I first learned of the Kasàlà at the local women’s center. The teacher spoke French while a personal translator helped me. I found the experience so moving, I, along with others were brought to tears while we each shared our work. I felt there was something healing and special about this form of Praise Poetry. The piece I wrote that night brought me to tears on the drive home, a deep soul wound, a cry that came from the depths of my soul and I yearned to know more. Upon arriving home, I searched for the Kasàlà school online and within days I had spoken with Jean, and immediately signed up for classes from the master himself.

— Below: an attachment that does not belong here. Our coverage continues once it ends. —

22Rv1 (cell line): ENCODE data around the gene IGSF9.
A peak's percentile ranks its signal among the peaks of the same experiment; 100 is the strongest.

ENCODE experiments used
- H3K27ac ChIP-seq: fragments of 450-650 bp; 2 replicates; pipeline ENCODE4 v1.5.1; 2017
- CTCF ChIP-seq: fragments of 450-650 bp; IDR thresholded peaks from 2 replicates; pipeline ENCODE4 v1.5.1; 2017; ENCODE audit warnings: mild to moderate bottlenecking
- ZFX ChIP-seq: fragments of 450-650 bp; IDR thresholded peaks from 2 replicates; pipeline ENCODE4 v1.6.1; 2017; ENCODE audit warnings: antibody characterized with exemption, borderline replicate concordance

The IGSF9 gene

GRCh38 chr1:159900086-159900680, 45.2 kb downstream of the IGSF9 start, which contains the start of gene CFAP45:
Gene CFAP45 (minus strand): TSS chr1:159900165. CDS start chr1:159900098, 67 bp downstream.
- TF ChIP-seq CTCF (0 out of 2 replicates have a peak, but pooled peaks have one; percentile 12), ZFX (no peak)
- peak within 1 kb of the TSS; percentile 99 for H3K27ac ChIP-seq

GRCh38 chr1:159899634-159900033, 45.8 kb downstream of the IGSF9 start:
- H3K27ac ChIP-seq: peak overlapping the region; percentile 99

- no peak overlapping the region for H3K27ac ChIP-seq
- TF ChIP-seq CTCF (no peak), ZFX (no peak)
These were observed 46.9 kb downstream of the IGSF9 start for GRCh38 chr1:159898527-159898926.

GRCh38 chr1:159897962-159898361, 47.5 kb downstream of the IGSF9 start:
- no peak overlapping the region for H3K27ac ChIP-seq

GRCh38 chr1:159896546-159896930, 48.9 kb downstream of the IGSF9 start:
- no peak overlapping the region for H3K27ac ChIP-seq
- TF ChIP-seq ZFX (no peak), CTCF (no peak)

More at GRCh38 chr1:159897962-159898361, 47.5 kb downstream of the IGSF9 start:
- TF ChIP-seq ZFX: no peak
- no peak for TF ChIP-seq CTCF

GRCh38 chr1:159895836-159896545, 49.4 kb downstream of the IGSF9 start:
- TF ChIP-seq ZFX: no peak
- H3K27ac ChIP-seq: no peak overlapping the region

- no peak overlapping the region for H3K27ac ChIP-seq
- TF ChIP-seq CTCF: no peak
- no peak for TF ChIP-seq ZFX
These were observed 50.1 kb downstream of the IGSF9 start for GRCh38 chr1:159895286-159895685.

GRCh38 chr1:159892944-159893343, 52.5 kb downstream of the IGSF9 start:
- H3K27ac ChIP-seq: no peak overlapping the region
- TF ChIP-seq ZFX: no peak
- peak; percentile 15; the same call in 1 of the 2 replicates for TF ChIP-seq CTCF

I work with First Nations people in a Residential Treatment Center. I plan to take what I have learned and incorporate it into the work I do. As First Nations People who’ve experienced Generational Trauma, healing can take many forms. To me Kasàlà is a gift, with written words, pen and paper, Kasàlà has the ability to take you to an unexpected place. Listening to others speak their Kasàlà, I was amazed at its ability to transform my mind and soul with just a few words. Giving permission, as a way of speaking about myself that society had not deemed natural. A way of praising myself, my nation and the strong names that make up who I am. I am of the First Nation, Mi’gmaq Nation. Kasàlà asks us to look at where we have come from, what place greeted us in our birth, what other nations curse through my veins? Doing the research brings pride at how unique and special my life is. There is no words grand enough to show my gratitude for Kasàlà coming into my life, but I plan to share it, so that others can benefit from it. I would love to bring it into the English Schools one day so that the children can continue believing in their worth, before society washes it away.